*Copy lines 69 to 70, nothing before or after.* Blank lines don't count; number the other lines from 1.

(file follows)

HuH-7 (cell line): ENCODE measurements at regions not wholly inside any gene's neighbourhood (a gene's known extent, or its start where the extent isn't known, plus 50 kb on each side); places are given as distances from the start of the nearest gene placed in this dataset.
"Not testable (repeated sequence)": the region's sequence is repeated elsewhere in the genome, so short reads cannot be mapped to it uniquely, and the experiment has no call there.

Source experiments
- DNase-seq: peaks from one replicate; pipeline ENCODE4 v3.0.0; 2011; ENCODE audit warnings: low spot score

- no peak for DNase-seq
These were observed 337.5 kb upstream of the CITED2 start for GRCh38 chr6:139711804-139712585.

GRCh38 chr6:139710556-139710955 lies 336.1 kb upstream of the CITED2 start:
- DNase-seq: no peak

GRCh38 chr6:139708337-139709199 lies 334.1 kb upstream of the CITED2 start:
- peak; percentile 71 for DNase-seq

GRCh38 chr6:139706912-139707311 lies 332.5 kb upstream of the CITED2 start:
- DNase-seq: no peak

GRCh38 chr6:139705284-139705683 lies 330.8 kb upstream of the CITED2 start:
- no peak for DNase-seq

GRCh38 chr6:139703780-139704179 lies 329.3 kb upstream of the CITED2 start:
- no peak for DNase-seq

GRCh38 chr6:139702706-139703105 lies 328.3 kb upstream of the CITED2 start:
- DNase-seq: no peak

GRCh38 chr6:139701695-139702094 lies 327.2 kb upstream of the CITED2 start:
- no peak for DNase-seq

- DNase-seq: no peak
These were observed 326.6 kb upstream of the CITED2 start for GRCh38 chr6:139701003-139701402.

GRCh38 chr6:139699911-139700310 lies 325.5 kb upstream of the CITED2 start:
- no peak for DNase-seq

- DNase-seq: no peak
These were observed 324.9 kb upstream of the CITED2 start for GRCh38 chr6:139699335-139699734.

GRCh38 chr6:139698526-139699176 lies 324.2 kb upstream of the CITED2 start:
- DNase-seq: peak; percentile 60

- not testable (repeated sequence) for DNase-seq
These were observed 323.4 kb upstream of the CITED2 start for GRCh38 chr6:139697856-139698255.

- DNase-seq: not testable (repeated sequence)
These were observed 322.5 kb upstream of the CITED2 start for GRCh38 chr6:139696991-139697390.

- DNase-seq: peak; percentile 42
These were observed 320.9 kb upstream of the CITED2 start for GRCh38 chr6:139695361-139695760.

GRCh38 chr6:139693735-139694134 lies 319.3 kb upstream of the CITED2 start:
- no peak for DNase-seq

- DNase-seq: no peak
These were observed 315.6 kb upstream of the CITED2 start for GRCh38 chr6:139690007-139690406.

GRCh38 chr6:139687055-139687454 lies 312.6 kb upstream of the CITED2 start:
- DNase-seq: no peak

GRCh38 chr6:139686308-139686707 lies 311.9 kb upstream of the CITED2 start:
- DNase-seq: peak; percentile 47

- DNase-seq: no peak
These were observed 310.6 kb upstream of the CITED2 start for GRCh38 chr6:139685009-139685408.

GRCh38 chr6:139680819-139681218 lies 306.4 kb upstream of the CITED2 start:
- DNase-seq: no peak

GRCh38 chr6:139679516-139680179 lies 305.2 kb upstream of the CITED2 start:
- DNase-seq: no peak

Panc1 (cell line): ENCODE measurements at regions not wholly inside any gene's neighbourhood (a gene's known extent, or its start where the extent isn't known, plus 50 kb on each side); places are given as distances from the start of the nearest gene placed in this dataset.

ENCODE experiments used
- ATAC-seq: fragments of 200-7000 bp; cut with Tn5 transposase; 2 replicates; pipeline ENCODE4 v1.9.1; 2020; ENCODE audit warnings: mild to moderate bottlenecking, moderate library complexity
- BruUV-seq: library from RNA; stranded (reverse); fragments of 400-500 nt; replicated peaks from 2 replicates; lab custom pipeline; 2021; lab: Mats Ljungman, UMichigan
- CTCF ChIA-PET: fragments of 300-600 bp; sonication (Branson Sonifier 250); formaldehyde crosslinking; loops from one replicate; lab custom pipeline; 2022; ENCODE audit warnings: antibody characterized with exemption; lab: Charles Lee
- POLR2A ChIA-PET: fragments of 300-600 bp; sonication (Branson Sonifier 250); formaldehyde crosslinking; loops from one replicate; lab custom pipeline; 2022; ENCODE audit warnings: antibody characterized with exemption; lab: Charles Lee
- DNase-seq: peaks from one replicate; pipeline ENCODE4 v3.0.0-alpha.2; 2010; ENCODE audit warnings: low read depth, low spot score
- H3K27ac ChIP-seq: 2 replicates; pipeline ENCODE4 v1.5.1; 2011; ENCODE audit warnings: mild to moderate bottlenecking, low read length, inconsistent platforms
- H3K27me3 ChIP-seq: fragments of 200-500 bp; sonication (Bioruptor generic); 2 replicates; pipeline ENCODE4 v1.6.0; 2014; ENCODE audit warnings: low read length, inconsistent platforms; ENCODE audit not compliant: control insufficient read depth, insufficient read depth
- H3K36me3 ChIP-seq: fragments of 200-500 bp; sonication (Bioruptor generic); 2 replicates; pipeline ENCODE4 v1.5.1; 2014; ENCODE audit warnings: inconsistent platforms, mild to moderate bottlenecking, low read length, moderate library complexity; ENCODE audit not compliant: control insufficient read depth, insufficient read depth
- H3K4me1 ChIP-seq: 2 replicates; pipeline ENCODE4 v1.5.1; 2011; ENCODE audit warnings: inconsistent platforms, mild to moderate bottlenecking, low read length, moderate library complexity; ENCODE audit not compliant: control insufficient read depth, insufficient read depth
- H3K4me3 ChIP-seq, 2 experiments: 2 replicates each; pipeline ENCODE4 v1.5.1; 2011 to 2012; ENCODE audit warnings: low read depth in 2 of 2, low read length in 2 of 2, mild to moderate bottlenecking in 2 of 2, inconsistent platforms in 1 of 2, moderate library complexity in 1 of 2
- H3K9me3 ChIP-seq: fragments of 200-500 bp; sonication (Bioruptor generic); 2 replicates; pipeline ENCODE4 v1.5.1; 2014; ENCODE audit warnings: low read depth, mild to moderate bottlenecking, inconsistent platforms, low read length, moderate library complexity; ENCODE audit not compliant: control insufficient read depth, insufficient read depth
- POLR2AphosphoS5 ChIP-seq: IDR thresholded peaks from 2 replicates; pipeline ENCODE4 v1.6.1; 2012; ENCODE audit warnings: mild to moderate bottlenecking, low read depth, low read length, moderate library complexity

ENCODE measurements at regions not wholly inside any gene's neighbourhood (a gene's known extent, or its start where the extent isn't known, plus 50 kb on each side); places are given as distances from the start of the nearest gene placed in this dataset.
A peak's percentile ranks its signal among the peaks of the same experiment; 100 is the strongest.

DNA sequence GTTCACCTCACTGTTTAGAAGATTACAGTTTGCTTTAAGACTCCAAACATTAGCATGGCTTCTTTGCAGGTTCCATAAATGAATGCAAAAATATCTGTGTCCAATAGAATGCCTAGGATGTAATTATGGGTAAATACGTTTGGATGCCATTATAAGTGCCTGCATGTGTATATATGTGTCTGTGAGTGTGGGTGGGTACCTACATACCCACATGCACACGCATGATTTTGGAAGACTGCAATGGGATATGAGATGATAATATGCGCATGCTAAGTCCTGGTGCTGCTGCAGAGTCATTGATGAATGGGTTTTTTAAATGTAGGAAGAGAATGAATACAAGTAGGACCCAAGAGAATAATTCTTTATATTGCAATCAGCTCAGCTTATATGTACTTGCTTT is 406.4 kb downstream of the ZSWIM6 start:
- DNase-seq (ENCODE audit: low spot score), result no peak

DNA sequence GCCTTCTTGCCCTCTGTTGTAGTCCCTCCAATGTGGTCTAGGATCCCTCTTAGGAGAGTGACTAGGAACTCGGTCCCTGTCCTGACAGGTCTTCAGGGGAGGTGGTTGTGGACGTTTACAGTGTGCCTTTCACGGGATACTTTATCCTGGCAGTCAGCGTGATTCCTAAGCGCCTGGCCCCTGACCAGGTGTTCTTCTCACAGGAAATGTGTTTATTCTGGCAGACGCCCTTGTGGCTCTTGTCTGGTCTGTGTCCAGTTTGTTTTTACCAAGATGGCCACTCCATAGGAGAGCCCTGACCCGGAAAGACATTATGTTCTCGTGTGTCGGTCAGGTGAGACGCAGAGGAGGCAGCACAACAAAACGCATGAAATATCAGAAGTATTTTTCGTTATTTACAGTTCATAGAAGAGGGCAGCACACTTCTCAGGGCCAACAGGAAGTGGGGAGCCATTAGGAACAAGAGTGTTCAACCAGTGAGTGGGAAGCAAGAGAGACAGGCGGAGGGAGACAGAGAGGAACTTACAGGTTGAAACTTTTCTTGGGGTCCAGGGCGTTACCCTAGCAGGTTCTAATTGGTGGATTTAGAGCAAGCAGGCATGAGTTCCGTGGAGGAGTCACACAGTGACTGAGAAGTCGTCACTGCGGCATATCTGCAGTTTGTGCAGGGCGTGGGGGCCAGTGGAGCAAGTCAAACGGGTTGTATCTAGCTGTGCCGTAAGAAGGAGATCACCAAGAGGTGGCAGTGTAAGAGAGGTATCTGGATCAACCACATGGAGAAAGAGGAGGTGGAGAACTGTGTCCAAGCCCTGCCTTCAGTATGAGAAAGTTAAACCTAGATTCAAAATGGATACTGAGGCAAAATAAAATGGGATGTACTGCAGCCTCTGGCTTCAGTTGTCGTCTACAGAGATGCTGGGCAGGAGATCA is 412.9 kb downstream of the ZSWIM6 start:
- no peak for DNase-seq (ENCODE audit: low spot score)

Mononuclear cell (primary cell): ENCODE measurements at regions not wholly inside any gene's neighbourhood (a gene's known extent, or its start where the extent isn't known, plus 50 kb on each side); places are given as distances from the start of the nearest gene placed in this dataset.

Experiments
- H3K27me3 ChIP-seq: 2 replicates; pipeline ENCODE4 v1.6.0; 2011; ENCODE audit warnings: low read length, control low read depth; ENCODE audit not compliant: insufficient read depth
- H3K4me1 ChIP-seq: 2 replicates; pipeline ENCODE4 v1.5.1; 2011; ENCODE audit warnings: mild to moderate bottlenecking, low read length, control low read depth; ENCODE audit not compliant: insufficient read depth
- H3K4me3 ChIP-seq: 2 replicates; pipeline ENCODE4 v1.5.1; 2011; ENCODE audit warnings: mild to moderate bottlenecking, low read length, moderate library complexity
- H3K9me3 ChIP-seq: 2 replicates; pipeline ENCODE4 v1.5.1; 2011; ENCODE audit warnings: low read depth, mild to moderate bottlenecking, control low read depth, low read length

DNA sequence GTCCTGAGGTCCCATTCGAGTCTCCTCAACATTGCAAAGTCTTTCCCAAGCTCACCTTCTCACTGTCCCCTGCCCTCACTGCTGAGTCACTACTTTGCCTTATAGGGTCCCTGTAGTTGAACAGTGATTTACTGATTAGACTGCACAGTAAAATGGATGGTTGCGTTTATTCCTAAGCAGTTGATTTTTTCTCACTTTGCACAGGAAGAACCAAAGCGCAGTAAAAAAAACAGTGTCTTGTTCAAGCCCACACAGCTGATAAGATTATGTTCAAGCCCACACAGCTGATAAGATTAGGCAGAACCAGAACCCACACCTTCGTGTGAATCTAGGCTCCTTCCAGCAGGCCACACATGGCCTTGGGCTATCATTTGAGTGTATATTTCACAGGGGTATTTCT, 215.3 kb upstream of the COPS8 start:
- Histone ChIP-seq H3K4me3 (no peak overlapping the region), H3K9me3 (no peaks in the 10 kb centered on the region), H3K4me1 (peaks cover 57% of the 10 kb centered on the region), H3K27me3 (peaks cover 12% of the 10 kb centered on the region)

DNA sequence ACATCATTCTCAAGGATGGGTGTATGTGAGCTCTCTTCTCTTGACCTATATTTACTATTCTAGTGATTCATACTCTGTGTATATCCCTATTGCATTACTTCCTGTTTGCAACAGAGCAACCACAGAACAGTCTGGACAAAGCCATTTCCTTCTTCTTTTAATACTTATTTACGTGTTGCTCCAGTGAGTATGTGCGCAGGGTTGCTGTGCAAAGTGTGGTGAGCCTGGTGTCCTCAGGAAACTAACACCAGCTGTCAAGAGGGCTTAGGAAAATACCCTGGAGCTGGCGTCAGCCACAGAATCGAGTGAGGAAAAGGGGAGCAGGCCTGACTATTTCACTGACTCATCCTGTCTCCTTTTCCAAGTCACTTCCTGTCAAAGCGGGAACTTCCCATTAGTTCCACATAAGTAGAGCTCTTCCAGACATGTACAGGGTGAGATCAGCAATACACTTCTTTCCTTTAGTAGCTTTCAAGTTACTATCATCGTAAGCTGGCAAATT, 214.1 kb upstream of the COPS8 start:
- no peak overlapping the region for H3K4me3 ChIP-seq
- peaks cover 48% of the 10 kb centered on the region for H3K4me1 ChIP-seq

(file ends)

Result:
Mononuclear cell (primary cell): ENCODE measurements at regions not wholly inside any gene's neighbourhood (a gene's known extent, or its start where the extent isn't known, plus 50 kb on each side); places are given as distances from the start of the nearest gene placed in this dataset.

Experiments